A $300 Billion Exodus
Recently, regulators within the US have taken a closer look at the money-market industry and its $2.6 trillion worth, and a large part of those investments may end up fleeing the country, and the market. As much as $300 billion could simply evaporate from their sight, leaving money managers in a state of panic and disbelief, sending ripples throughout financial markets, and providing binary options traders with some possible investment opportunities. For more on binary options trading, visit here.
A Prime Problem
The bulk of the problem is in the so-called prime funds, which specialize in buying securities such as commercial paper and whose assets have already dropped by almost $90 billion over the course of last year, according to Investment Company Institute. This in turn has decreased the demand for short-term debt that belongs to banks and companies alike, which means funding is a lot more difficult to obtain as a result.
For most investors, the money-fund industry has served as a parking lot for their cash, keeping the value of their assets and possibly away from prying eyes of regulators and taxmen alike. However, after the most recent crisis, there have been some major changes aimed at making the financial system more resilient to another credit crisis that could pop up at any time.
So, starting on Oct. 14, tax-exempt funds as well as their prime counterparts will no longer be allowed to fix their shares at $1 value, effectively disabling them from acting as a backup currency. For the past 30 years, investors could convert their money into these shares on a 1-1 ratio and simply sell them after a while. From now on, only funds with government debt will be allowed to continue with this practice, which will eliminate most of the financial incentive of investing into prime funds. This does not bode well for companies which specialize in this type of funds, so many of them have already done what they can to reduce these offers and introduce viable substitutes.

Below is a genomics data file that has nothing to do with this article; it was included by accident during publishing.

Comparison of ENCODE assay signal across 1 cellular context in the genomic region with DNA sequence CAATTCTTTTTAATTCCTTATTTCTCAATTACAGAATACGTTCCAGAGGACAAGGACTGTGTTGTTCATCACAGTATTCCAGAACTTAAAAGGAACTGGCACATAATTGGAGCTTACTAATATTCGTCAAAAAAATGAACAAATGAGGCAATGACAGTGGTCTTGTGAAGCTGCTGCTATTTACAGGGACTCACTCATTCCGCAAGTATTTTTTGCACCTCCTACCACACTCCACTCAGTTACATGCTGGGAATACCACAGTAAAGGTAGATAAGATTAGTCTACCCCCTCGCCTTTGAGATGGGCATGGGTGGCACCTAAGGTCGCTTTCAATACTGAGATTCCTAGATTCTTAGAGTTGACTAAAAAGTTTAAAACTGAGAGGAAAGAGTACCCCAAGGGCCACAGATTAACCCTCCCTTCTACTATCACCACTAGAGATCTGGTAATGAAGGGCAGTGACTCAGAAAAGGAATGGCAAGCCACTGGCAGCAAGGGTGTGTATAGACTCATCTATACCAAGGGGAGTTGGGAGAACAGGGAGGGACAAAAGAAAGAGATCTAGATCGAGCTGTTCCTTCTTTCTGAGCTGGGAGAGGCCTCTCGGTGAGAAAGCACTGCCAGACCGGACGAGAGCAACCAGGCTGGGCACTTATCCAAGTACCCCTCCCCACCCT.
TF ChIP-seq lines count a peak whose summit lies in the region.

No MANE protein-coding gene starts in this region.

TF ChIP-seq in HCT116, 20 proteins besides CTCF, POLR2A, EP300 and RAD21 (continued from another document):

Time of insecurity
While some managers view this as a simple repositioning of funds, even they agree that the outflow of funds will be measured in hundreds of billions of dollars. Sources range from $200 billion (Northern Trust Corp., Chicago) to $300 billion (TD Securities). Any short-term debt that matures after September is considered toxic and some have gone so far as to suggest that prime funds may institute redemption fees in order to keep some of the money in play.
On the other hand, at least some of this money is bound to end up in Treasuries, used to buy some of that lucrative government debt. With this in mind, agency securities and repurchase agreements may find little trouble in reaching new owners, especially since they are the loophole that is left by the rules, whether deliberately or not.
Possibly the biggest effect that this movement will have will be felt on forex markets as well as any derivatives based on currency pairs. Since the majority of banks have been relying on prime funds to ensure a steady supply of funds, usually via commercial paper and similar instruments, which made certain lending rates skyrocket. The Libor in the last three months has not been this high since 2009, which should give us an estimate. Whether a similar crisis will pay and now as a result, it remains to be seen.
In any case, Libor is expected to stabilize by the end of October, but probably will not fall that much, as the Federal Reserve interest rate may rise relatively soon. The end of the month should see it at 0.95% but that should be about it. Besides, prime funds will be down but not out – the lack of funding is temporary, which is exactly what makes it perfect for binary options traders to exploit the volatility that will result from it.
Even though costs of funding banks are rising, which will affect the US dollar and in turn any other currency paired up with it to an extent, this is not a crisis that is permanent in nature; this money is simply changing location, leading to some turbulence but things are far from catastrophic. A huge chunk of commercial paper and other certificates of prime funds are expected to mature by the time the law comes into effect, and the way things play out will largely depend on Fed’s rate.
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